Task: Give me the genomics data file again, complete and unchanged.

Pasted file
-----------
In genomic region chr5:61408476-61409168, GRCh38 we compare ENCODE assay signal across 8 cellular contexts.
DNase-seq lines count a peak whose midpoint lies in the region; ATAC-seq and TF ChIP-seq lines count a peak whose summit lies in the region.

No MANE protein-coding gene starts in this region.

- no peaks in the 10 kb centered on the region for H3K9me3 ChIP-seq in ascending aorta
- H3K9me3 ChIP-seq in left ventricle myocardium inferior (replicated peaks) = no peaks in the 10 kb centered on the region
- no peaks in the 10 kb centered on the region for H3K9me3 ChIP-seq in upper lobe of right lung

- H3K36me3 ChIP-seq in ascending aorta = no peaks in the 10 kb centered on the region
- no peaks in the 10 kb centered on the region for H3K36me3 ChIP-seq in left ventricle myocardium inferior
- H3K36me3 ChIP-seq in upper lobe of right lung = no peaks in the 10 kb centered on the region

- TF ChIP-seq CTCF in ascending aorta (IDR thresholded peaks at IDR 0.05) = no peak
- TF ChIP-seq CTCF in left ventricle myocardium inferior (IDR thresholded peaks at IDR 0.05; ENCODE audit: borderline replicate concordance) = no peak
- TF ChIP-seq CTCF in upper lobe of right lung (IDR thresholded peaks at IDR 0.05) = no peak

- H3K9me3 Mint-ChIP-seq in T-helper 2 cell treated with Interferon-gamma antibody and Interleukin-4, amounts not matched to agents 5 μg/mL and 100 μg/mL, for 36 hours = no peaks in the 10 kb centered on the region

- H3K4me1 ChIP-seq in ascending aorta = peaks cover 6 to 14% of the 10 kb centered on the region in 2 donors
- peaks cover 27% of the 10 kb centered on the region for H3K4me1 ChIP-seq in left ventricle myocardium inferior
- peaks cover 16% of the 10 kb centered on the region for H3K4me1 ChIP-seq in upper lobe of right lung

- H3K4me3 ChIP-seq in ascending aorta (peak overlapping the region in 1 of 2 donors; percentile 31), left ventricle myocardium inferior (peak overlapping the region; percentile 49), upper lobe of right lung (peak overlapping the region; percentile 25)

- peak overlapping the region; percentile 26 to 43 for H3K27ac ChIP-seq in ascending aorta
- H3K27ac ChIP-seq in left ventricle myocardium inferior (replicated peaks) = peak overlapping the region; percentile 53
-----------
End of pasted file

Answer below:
In genomic region chr5:61408476-61409168, GRCh38 we compare ENCODE assay signal across 8 cellular contexts.
DNase-seq lines count a peak whose midpoint lies in the region; ATAC-seq and TF ChIP-seq lines count a peak whose summit lies in the region.

No MANE protein-coding gene starts in this region.

- no peaks in the 10 kb centered on the region for H3K9me3 ChIP-seq in ascending aorta
- H3K9me3 ChIP-seq in left ventricle myocardium inferior (replicated peaks) = no peaks in the 10 kb centered on the region
- no peaks in the 10 kb centered on the region for H3K9me3 ChIP-seq in upper lobe of right lung

- H3K36me3 ChIP-seq in ascending aorta = no peaks in the 10 kb centered on the region
- no peaks in the 10 kb centered on the region for H3K36me3 ChIP-seq in left ventricle myocardium inferior
- H3K36me3 ChIP-seq in upper lobe of right lung = no peaks in the 10 kb centered on the region

- TF ChIP-seq CTCF in ascending aorta (IDR thresholded peaks at IDR 0.05) = no peak
- TF ChIP-seq CTCF in left ventricle myocardium inferior (IDR thresholded peaks at IDR 0.05; ENCODE audit: borderline replicate concordance) = no peak
- TF ChIP-seq CTCF in upper lobe of right lung (IDR thresholded peaks at IDR 0.05) = no peak

- H3K9me3 Mint-ChIP-seq in T-helper 2 cell treated with Interferon-gamma antibody and Interleukin-4, amounts not matched to agents 5 μg/mL and 100 μg/mL, for 36 hours = no peaks in the 10 kb centered on the region

- H3K4me1 ChIP-seq in ascending aorta = peaks cover 6 to 14% of the 10 kb centered on the region in 2 donors
- peaks cover 27% of the 10 kb centered on the region for H3K4me1 ChIP-seq in left ventricle myocardium inferior
- peaks cover 16% of the 10 kb centered on the region for H3K4me1 ChIP-seq in upper lobe of right lung

- H3K4me3 ChIP-seq in ascending aorta (peak overlapping the region in 1 of 2 donors; percentile 31), left ventricle myocardium inferior (peak overlapping the region; percentile 49), upper lobe of right lung (peak overlapping the region; percentile 25)

- peak overlapping the region; percentile 26 to 43 for H3K27ac ChIP-seq in ascending aorta
- H3K27ac ChIP-seq in left ventricle myocardium inferior (replicated peaks) = peak overlapping the region; percentile 53